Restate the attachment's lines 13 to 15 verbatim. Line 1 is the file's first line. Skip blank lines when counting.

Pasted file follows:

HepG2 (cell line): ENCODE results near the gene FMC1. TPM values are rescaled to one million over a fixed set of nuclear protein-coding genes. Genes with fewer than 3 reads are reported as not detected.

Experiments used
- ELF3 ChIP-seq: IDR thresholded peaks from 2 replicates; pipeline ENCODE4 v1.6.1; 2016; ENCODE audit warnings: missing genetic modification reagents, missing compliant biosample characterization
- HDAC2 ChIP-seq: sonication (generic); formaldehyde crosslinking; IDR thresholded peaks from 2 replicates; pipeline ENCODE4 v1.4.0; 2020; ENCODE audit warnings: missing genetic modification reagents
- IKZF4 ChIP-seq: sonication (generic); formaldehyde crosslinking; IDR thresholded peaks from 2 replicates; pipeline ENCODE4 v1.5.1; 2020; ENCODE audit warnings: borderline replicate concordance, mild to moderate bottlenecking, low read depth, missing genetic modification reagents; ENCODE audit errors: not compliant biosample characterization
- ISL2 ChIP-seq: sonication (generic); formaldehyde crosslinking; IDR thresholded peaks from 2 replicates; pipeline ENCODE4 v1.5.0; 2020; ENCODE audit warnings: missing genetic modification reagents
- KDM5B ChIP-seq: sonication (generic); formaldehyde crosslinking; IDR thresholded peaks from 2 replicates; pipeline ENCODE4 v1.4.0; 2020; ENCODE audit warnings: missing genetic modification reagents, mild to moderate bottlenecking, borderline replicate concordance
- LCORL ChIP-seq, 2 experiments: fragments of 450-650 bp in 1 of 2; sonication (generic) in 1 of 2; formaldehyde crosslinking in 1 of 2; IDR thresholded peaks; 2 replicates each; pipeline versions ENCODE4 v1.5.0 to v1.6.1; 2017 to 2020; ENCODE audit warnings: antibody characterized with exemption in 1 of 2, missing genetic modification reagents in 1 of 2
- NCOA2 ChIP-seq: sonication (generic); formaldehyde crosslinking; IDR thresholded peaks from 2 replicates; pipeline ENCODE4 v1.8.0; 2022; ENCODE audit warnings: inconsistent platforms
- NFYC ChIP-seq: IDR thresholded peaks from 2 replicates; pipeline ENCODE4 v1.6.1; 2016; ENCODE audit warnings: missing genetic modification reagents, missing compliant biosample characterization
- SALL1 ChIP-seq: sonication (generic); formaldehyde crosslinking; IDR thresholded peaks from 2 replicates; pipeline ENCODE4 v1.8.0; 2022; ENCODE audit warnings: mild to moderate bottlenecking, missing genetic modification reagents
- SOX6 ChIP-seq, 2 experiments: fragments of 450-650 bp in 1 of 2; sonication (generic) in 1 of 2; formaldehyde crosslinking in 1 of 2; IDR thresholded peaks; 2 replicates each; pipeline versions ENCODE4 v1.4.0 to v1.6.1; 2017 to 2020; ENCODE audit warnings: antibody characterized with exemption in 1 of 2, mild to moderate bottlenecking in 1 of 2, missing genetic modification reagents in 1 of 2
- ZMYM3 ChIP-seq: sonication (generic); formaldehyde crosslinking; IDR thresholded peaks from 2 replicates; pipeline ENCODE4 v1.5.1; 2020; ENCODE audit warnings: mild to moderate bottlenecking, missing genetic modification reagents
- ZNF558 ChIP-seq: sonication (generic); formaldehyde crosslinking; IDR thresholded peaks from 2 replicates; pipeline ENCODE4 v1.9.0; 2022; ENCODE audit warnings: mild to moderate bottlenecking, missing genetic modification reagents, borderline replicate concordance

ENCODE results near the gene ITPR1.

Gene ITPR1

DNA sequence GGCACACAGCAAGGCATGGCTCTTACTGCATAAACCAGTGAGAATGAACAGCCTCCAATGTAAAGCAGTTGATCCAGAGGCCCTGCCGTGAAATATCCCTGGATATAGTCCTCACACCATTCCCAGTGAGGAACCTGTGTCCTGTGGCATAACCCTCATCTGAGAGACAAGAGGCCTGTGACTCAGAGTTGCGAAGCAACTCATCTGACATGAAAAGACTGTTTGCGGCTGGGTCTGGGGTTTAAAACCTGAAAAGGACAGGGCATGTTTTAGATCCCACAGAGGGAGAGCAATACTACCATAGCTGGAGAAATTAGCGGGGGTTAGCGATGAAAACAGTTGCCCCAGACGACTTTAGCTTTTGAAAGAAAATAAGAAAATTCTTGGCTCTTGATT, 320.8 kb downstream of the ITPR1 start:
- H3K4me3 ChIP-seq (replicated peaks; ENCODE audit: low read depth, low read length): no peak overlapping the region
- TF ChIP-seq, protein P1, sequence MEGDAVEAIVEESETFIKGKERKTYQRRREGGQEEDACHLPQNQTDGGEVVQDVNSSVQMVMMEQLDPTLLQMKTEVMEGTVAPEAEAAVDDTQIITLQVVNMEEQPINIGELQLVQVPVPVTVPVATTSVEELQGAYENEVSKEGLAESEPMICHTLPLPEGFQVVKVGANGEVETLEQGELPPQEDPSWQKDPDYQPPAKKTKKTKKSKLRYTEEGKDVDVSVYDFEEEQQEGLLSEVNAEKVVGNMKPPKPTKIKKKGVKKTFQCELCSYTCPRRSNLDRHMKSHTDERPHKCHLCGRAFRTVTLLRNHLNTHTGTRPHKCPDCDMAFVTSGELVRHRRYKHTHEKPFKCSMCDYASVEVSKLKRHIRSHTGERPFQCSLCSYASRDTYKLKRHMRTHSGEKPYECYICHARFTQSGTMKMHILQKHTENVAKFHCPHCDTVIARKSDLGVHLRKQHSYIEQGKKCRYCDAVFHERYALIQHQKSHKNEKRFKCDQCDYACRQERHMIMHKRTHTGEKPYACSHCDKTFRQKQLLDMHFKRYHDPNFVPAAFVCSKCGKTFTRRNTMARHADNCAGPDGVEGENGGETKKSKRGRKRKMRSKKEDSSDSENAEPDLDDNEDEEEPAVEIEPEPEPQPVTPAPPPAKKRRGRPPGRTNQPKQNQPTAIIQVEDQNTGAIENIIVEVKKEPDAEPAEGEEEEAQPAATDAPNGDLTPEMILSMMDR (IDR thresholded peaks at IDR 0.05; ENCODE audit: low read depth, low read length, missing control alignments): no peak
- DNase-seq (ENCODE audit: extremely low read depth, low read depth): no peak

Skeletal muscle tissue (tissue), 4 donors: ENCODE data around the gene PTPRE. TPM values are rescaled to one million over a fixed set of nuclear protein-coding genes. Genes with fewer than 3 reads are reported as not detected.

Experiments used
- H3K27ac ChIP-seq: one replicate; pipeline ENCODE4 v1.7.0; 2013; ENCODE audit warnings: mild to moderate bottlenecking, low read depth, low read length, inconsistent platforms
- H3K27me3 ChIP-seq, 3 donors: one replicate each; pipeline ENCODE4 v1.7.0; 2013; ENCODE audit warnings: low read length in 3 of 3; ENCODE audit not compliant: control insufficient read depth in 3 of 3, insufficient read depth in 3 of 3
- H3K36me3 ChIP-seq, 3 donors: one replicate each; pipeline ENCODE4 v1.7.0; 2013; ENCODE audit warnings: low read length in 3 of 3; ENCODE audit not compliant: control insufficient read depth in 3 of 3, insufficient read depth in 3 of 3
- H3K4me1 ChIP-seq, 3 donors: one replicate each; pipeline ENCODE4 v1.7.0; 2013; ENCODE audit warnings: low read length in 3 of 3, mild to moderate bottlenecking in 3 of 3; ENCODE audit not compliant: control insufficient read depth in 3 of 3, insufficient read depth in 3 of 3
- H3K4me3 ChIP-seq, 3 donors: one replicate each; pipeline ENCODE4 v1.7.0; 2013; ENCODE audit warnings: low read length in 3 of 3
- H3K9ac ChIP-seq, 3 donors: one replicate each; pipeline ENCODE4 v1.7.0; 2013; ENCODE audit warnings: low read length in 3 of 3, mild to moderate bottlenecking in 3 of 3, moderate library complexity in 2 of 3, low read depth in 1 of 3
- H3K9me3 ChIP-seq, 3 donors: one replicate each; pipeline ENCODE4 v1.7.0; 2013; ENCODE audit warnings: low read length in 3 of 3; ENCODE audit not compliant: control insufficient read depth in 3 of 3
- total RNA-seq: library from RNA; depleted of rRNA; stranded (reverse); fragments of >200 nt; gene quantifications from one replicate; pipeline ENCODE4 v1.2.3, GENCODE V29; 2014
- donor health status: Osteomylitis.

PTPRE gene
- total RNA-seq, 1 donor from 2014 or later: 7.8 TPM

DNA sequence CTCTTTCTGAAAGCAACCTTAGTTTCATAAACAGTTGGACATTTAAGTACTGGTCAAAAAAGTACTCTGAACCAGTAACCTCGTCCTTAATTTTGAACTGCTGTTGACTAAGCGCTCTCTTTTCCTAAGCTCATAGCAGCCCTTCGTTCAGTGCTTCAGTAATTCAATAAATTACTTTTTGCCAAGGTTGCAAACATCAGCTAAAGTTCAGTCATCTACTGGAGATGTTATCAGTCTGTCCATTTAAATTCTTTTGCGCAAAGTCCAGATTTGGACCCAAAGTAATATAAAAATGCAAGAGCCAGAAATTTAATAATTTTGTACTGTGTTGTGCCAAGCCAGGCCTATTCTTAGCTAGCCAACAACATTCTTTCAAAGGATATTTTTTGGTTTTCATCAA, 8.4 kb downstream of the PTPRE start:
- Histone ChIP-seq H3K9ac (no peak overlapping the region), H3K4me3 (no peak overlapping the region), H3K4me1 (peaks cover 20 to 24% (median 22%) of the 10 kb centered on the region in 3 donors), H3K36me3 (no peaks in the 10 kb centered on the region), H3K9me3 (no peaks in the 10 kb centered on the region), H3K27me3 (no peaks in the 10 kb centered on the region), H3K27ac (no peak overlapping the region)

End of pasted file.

- ZMYM3 ChIP-seq: sonication (generic); formaldehyde crosslinking; IDR thresholded peaks from 2 replicates; pipeline ENCODE4 v1.5.1; 2020; ENCODE audit warnings: mild to moderate bottlenecking, missing genetic modification reagents
- ZNF558 ChIP-seq: sonication (generic); formaldehyde crosslinking; IDR thresholded peaks from 2 replicates; pipeline ENCODE4 v1.9.0; 2022; ENCODE audit warnings: mild to moderate bottlenecking, missing genetic modification reagents, borderline replicate concordance

ENCODE results near the gene ITPR1.